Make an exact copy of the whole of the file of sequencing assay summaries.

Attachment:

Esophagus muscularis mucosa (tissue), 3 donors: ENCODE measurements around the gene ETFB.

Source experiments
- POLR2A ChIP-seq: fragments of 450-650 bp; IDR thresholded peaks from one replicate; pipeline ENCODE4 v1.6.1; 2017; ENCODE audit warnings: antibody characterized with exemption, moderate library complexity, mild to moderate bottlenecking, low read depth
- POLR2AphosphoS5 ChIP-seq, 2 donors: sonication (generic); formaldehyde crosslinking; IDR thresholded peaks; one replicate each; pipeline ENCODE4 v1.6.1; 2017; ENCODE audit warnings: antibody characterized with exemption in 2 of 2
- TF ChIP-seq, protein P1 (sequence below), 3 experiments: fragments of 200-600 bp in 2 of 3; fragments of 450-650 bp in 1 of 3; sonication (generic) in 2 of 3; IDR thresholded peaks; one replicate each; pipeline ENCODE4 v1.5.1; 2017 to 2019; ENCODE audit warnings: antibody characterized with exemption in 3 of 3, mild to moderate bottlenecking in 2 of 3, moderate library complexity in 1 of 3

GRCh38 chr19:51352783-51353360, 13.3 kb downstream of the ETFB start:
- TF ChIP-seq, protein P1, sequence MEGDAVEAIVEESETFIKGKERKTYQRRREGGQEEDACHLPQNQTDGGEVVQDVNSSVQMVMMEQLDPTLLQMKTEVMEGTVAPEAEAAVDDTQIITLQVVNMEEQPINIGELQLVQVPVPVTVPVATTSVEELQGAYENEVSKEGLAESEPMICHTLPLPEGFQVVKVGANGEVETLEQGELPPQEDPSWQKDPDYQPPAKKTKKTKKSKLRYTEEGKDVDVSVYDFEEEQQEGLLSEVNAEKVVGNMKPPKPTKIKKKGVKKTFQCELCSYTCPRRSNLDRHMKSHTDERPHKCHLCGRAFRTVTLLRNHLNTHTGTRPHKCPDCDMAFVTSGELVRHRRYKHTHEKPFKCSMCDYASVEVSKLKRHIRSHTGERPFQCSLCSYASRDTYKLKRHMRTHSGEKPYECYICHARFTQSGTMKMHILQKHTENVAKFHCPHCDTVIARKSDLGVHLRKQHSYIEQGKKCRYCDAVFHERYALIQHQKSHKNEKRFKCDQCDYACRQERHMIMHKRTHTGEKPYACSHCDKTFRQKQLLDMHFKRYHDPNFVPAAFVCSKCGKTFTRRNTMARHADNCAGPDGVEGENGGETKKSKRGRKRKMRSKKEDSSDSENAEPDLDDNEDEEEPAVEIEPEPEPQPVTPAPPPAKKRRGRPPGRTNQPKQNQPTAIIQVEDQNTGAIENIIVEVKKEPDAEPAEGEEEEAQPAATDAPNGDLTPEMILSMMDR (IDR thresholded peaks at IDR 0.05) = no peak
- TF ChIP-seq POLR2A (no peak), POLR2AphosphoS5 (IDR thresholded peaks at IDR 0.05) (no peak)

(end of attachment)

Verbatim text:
Esophagus muscularis mucosa (tissue), 3 donors: ENCODE measurements around the gene ETFB.

Source experiments
- POLR2A ChIP-seq: fragments of 450-650 bp; IDR thresholded peaks from one replicate; pipeline ENCODE4 v1.6.1; 2017; ENCODE audit warnings: antibody characterized with exemption, moderate library complexity, mild to moderate bottlenecking, low read depth
- POLR2AphosphoS5 ChIP-seq, 2 donors: sonication (generic); formaldehyde crosslinking; IDR thresholded peaks; one replicate each; pipeline ENCODE4 v1.6.1; 2017; ENCODE audit warnings: antibody characterized with exemption in 2 of 2
- TF ChIP-seq, protein P1 (sequence below), 3 experiments: fragments of 200-600 bp in 2 of 3; fragments of 450-650 bp in 1 of 3; sonication (generic) in 2 of 3; IDR thresholded peaks; one replicate each; pipeline ENCODE4 v1.5.1; 2017 to 2019; ENCODE audit warnings: antibody characterized with exemption in 3 of 3, mild to moderate bottlenecking in 2 of 3, moderate library complexity in 1 of 3

GRCh38 chr19:51352783-51353360, 13.3 kb downstream of the ETFB start:
- TF ChIP-seq, protein P1, sequence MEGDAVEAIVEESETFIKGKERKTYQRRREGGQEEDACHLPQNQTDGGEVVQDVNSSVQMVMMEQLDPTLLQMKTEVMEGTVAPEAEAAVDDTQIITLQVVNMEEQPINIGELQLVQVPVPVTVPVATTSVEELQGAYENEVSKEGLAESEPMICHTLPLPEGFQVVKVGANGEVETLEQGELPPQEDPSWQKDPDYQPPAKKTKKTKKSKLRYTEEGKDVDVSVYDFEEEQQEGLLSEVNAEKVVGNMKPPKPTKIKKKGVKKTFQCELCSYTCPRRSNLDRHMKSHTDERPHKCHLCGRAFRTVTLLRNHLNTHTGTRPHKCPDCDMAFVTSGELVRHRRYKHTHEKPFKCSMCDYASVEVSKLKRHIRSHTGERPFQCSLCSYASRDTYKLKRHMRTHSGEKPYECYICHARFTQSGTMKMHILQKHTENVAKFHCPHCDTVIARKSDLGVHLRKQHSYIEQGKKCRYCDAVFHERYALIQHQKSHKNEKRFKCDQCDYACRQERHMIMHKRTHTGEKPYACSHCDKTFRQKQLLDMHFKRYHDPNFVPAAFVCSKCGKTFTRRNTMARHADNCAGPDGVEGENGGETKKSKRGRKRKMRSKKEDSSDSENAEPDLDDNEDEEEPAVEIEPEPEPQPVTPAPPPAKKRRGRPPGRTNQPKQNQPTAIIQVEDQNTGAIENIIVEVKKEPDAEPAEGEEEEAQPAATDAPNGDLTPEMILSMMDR (IDR thresholded peaks at IDR 0.05) = no peak
- TF ChIP-seq POLR2A (no peak), POLR2AphosphoS5 (IDR thresholded peaks at IDR 0.05) (no peak)